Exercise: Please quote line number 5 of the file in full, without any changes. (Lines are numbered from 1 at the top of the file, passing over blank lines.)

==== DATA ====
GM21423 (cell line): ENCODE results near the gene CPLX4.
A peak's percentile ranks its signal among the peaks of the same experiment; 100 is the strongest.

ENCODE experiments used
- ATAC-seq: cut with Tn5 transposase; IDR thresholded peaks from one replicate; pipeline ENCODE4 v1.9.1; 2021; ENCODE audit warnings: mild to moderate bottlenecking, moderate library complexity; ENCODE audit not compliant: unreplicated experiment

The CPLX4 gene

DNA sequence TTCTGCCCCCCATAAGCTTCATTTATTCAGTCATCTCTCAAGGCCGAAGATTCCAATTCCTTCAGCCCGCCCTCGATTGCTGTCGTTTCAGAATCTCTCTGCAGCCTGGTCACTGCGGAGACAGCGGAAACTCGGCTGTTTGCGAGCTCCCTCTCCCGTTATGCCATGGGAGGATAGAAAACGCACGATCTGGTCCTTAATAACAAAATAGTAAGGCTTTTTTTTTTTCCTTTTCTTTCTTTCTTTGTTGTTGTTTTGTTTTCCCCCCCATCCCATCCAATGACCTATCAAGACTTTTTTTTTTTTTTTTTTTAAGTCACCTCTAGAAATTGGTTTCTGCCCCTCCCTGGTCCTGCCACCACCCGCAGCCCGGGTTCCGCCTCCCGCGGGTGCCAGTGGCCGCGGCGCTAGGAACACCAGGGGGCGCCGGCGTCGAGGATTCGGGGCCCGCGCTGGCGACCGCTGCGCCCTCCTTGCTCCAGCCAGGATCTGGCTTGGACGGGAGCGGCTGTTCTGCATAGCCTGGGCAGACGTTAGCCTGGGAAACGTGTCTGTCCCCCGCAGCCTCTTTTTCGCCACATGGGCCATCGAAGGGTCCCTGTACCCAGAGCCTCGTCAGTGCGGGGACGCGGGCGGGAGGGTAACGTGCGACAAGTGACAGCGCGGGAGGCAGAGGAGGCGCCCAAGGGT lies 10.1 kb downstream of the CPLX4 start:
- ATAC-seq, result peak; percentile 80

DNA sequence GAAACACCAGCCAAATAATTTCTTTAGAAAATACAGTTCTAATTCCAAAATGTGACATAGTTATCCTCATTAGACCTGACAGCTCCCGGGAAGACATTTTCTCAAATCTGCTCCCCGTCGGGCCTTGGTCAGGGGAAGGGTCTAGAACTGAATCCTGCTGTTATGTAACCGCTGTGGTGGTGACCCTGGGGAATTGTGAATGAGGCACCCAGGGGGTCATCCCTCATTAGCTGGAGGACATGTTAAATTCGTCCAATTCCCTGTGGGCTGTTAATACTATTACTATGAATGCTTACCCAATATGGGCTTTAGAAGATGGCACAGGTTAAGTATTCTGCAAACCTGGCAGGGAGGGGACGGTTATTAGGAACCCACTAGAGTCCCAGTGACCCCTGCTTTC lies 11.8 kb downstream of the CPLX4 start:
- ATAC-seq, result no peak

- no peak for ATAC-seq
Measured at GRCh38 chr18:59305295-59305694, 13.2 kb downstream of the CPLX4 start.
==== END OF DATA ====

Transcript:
The CPLX4 gene